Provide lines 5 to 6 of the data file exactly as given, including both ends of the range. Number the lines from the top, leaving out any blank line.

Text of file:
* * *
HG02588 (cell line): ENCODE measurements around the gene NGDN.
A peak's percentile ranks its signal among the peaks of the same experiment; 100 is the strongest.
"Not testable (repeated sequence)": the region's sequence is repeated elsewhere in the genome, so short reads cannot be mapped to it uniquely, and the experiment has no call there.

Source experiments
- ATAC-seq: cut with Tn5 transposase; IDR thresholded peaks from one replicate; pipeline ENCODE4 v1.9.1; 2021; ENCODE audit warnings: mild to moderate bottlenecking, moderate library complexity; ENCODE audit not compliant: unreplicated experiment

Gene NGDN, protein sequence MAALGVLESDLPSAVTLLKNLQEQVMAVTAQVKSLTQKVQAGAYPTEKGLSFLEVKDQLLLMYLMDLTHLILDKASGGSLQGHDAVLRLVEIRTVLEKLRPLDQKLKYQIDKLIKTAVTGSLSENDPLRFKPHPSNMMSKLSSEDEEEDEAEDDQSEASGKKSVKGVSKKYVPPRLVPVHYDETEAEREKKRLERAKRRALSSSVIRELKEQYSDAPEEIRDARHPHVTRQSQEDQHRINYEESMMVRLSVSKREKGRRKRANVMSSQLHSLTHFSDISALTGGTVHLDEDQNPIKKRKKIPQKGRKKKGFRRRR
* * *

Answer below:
- ATAC-seq: cut with Tn5 transposase; IDR thresholded peaks from one replicate; pipeline ENCODE4 v1.9.1; 2021; ENCODE audit warnings: mild to moderate bottlenecking, moderate library complexity; ENCODE audit not compliant: unreplicated experiment

Gene NGDN, protein sequence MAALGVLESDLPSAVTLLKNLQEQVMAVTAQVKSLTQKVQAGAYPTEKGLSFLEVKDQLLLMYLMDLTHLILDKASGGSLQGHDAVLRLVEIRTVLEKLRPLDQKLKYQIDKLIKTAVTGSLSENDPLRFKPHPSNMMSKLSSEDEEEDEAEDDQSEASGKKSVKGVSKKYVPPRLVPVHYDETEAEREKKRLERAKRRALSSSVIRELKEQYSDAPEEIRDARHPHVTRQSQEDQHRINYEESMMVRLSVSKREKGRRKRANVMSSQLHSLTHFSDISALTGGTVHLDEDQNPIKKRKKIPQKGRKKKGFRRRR